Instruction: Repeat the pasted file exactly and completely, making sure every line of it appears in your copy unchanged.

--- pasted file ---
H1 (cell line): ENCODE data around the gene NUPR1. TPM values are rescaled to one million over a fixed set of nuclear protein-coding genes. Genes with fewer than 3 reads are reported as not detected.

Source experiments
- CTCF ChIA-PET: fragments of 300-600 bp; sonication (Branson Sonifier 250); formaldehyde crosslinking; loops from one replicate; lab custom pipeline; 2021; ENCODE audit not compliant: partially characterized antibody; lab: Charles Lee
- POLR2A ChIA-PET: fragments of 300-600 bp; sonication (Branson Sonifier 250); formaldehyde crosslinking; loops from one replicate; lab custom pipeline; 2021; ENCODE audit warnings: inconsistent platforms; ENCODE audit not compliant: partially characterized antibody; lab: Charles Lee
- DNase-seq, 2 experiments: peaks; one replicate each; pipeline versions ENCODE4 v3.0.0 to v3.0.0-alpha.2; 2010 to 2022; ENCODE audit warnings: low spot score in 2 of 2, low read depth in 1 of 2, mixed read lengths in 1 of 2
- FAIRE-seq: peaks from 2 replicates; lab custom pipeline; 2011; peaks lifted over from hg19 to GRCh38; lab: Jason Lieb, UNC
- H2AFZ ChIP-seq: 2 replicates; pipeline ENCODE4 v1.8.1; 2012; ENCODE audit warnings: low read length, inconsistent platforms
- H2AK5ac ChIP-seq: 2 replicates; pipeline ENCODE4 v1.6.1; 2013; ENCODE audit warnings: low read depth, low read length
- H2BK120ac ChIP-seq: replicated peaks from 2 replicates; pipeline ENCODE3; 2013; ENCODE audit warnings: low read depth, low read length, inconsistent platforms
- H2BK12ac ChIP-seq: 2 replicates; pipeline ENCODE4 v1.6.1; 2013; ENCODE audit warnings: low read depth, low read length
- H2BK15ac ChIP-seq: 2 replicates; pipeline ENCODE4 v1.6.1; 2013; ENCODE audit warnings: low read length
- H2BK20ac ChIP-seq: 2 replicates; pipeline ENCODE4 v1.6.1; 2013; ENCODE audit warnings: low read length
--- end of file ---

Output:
H1 (cell line): ENCODE data around the gene NUPR1. TPM values are rescaled to one million over a fixed set of nuclear protein-coding genes. Genes with fewer than 3 reads are reported as not detected.

Source experiments
- CTCF ChIA-PET: fragments of 300-600 bp; sonication (Branson Sonifier 250); formaldehyde crosslinking; loops from one replicate; lab custom pipeline; 2021; ENCODE audit not compliant: partially characterized antibody; lab: Charles Lee
- POLR2A ChIA-PET: fragments of 300-600 bp; sonication (Branson Sonifier 250); formaldehyde crosslinking; loops from one replicate; lab custom pipeline; 2021; ENCODE audit warnings: inconsistent platforms; ENCODE audit not compliant: partially characterized antibody; lab: Charles Lee
- DNase-seq, 2 experiments: peaks; one replicate each; pipeline versions ENCODE4 v3.0.0 to v3.0.0-alpha.2; 2010 to 2022; ENCODE audit warnings: low spot score in 2 of 2, low read depth in 1 of 2, mixed read lengths in 1 of 2
- FAIRE-seq: peaks from 2 replicates; lab custom pipeline; 2011; peaks lifted over from hg19 to GRCh38; lab: Jason Lieb, UNC
- H2AFZ ChIP-seq: 2 replicates; pipeline ENCODE4 v1.8.1; 2012; ENCODE audit warnings: low read length, inconsistent platforms
- H2AK5ac ChIP-seq: 2 replicates; pipeline ENCODE4 v1.6.1; 2013; ENCODE audit warnings: low read depth, low read length
- H2BK120ac ChIP-seq: replicated peaks from 2 replicates; pipeline ENCODE3; 2013; ENCODE audit warnings: low read depth, low read length, inconsistent platforms
- H2BK12ac ChIP-seq: 2 replicates; pipeline ENCODE4 v1.6.1; 2013; ENCODE audit warnings: low read depth, low read length
- H2BK15ac ChIP-seq: 2 replicates; pipeline ENCODE4 v1.6.1; 2013; ENCODE audit warnings: low read length
- H2BK20ac ChIP-seq: 2 replicates; pipeline ENCODE4 v1.6.1; 2013; ENCODE audit warnings: low read length